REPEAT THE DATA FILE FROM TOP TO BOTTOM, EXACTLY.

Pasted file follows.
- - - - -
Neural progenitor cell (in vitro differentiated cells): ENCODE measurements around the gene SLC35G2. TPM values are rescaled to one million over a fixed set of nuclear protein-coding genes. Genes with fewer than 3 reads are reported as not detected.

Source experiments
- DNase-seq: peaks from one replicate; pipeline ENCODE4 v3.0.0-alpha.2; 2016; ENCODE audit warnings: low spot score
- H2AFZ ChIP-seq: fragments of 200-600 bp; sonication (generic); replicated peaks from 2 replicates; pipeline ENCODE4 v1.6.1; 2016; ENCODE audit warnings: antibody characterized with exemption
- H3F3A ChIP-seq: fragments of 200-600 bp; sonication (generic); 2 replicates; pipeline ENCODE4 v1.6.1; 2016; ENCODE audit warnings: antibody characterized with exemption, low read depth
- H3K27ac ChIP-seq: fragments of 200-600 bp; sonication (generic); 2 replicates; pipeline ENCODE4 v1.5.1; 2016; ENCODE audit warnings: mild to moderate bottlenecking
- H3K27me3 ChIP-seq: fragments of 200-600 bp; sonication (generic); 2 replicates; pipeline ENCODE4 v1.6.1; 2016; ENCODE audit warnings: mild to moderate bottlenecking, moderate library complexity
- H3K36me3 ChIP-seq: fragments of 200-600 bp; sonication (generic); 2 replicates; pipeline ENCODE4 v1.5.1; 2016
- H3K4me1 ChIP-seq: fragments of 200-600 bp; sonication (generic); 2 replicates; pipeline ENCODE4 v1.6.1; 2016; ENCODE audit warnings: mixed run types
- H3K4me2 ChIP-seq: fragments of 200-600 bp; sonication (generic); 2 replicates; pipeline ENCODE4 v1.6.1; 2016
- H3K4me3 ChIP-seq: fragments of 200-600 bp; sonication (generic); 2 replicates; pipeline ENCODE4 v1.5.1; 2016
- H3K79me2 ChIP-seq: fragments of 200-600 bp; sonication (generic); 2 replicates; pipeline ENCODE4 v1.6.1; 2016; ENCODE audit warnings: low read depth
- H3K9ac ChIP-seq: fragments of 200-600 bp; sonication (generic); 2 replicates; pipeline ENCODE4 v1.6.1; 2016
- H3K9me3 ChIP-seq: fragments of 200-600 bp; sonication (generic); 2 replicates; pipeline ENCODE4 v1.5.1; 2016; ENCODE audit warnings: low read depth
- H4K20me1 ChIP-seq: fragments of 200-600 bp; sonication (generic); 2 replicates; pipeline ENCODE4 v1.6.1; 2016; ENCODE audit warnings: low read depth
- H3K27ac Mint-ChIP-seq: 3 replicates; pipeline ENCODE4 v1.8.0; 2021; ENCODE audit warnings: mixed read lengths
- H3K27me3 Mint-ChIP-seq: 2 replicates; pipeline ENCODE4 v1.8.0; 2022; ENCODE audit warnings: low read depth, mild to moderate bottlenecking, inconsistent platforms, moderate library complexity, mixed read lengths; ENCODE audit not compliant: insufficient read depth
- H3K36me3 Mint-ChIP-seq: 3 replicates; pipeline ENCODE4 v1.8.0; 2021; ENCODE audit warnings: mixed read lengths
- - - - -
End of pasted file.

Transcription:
Neural progenitor cell (in vitro differentiated cells): ENCODE measurements around the gene SLC35G2. TPM values are rescaled to one million over a fixed set of nuclear protein-coding genes. Genes with fewer than 3 reads are reported as not detected.

Source experiments
- DNase-seq: peaks from one replicate; pipeline ENCODE4 v3.0.0-alpha.2; 2016; ENCODE audit warnings: low spot score
- H2AFZ ChIP-seq: fragments of 200-600 bp; sonication (generic); replicated peaks from 2 replicates; pipeline ENCODE4 v1.6.1; 2016; ENCODE audit warnings: antibody characterized with exemption
- H3F3A ChIP-seq: fragments of 200-600 bp; sonication (generic); 2 replicates; pipeline ENCODE4 v1.6.1; 2016; ENCODE audit warnings: antibody characterized with exemption, low read depth
- H3K27ac ChIP-seq: fragments of 200-600 bp; sonication (generic); 2 replicates; pipeline ENCODE4 v1.5.1; 2016; ENCODE audit warnings: mild to moderate bottlenecking
- H3K27me3 ChIP-seq: fragments of 200-600 bp; sonication (generic); 2 replicates; pipeline ENCODE4 v1.6.1; 2016; ENCODE audit warnings: mild to moderate bottlenecking, moderate library complexity
- H3K36me3 ChIP-seq: fragments of 200-600 bp; sonication (generic); 2 replicates; pipeline ENCODE4 v1.5.1; 2016
- H3K4me1 ChIP-seq: fragments of 200-600 bp; sonication (generic); 2 replicates; pipeline ENCODE4 v1.6.1; 2016; ENCODE audit warnings: mixed run types
- H3K4me2 ChIP-seq: fragments of 200-600 bp; sonication (generic); 2 replicates; pipeline ENCODE4 v1.6.1; 2016
- H3K4me3 ChIP-seq: fragments of 200-600 bp; sonication (generic); 2 replicates; pipeline ENCODE4 v1.5.1; 2016
- H3K79me2 ChIP-seq: fragments of 200-600 bp; sonication (generic); 2 replicates; pipeline ENCODE4 v1.6.1; 2016; ENCODE audit warnings: low read depth
- H3K9ac ChIP-seq: fragments of 200-600 bp; sonication (generic); 2 replicates; pipeline ENCODE4 v1.6.1; 2016
- H3K9me3 ChIP-seq: fragments of 200-600 bp; sonication (generic); 2 replicates; pipeline ENCODE4 v1.5.1; 2016; ENCODE audit warnings: low read depth
- H4K20me1 ChIP-seq: fragments of 200-600 bp; sonication (generic); 2 replicates; pipeline ENCODE4 v1.6.1; 2016; ENCODE audit warnings: low read depth
- H3K27ac Mint-ChIP-seq: 3 replicates; pipeline ENCODE4 v1.8.0; 2021; ENCODE audit warnings: mixed read lengths
- H3K27me3 Mint-ChIP-seq: 2 replicates; pipeline ENCODE4 v1.8.0; 2022; ENCODE audit warnings: low read depth, mild to moderate bottlenecking, inconsistent platforms, moderate library complexity, mixed read lengths; ENCODE audit not compliant: insufficient read depth
- H3K36me3 Mint-ChIP-seq: 3 replicates; pipeline ENCODE4 v1.8.0; 2021; ENCODE audit warnings: mixed read lengths